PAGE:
As the younger generations have been raised, their parents have brought them up with the understanding to get an education, work hard at your job, set money aside and you can plan toward retirement. The question of whether social security would be around for retirement for the younger generation was causing concern so people were leaning more toward investments and attaining a higher level of education to move along further in a career. “Hard work pays off”, was said to be the key to success.

 

However, is this something to plan on? How solid is long-term planning? How solid are a person’s investments? Is the “American Dream” something to even strive for anymore? Is it possible?

 

Not to sound pessimistic, but here are some recent lessons learned.

 

Many companies let their long term employees go along with their benefits and pension plans. Financially, it saves more to keep those employees with lesser benefits and lower pay doing the same job.

A big investment for an individual or family is their home. However, if that investment suddenly depreciates at the same time a person has their hours cut at their job or loses their job and they find themselves unable to pay the mortgage, that investment is suddenly the hook, line and sinker that leads them to bankruptcy. The home that was once a part of their “American Dream” is suddenly a part of a terrible nightmare.

 

Unemployment or even being cut back to part-time from full time can take a person’s health benefits or for an employer trying to keep their employees but still cut back cost, an employer might just cut healthcare across the board. Health care cost for people without insurance causes more bankruptcies than most anything else. Bankruptcy can take everything away from a person they have worked so hard to attain. That definitely isn’t part of the “American Dream” and having this happen to a person isn’t something anyone would plan on.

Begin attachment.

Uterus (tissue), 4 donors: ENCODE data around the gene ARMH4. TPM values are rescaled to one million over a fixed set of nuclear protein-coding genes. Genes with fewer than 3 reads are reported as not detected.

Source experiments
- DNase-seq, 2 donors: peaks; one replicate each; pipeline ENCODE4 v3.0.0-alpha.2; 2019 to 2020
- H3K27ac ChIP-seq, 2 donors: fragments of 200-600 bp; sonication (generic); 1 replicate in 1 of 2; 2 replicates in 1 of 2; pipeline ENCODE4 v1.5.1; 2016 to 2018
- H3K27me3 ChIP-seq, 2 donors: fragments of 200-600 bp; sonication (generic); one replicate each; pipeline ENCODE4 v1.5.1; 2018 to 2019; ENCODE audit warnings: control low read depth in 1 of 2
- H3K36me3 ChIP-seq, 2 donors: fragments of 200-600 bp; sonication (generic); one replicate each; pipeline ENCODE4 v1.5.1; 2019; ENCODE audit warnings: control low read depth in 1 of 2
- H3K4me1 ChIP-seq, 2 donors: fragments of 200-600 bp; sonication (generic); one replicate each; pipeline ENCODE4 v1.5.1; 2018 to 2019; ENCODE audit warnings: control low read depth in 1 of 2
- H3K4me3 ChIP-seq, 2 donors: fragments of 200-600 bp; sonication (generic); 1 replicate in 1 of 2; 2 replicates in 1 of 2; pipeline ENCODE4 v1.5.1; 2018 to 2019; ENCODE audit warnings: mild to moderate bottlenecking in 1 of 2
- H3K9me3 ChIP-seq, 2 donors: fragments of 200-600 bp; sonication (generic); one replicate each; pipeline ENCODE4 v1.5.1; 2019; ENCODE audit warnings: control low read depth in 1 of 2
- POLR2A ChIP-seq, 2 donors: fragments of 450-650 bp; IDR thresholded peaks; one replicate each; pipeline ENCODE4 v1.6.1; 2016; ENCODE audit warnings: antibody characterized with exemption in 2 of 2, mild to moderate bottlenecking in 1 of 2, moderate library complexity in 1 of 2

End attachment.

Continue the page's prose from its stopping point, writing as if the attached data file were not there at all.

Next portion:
Many people that have been planning for retirement, saving for retirement or putting aside for that “rainy day”, have either ended up having to use that money to replace lost income, increased bills due to possible loss of benefits, or possibly helping out friends or family that are facing financial crisis. It is a good chance that everyone knows someone facing a financial crisis due to the recent recession. The economy is still in a crisis and so are families, small business and therefore America.

The “American Dream” to those that have lost a job and cannot find work is simply to hear, “you’re hired”. Ask the 99ers. These are people that have been without work 99 weeks or more. To have a group, a large group of people that have formed a name and been on several news networks now because they have not been able to acquire work for that long shows how bad the job market still is.
For those that have been able to keep their job and benefits, the concern lingers about how steady their employment is and how steady the economy is.

For those still owning their home, the concern lies with how steady the housing market is, home values, property taxes and what will happen with homeowners insurance. What is around the corner?
People are concerned, very concerned. Voters are concerned about the choices in Washington D.C. and what the consequences of those choices will be. What will be the long term effects of today’s decisions and the lack of decisions? Who are the politicians looking out for, really?
 What is today’s “American Dream”?

 

Help for America Pt. 3 – The "Working Poor"

Having a job in today’s economy and current job crisis is an enormous step toward solving a person’s financial hardships, right?

For many Americans, going to work every day, bringing home a paycheck and doing everything they can to support their family is far from enough. They find themselves in the category, the “working poor”.

Many working families live below the poverty level. As inflation has gone up, the cost of gas, heating, mortgage or rent, electric and overall the cost of living, their rate of pay has not increased near the rate of inflation.

To leave one job to find another is just not possible and even finding a second job is not always an option or a possibility.

Many families are struggling to pay only the basic utilities, as well as rent or mortgage and taking away from items like clothing, medicine and even groceries. This is living in America as the working poor. More often, this is becoming a reality for more people in the richest country in the world.

In 2008 there were 39.8 million Americans who lived below the poverty level according to the U.S. Census Bureau. New data will come in from the new Census Data collected this year.

The 2010 Poverty Guidelines from the CMS.gov state that in order to fall below the poverty level a family of four would need to make below $1,837.50 per month or less to be considered fully at poverty level. For more or less family members, the income is adjusted and there are different levels of poverty. 39,800,000 Americans fell into this category in 2008 and since then the economy fell more into a slump. Did these numbers rise?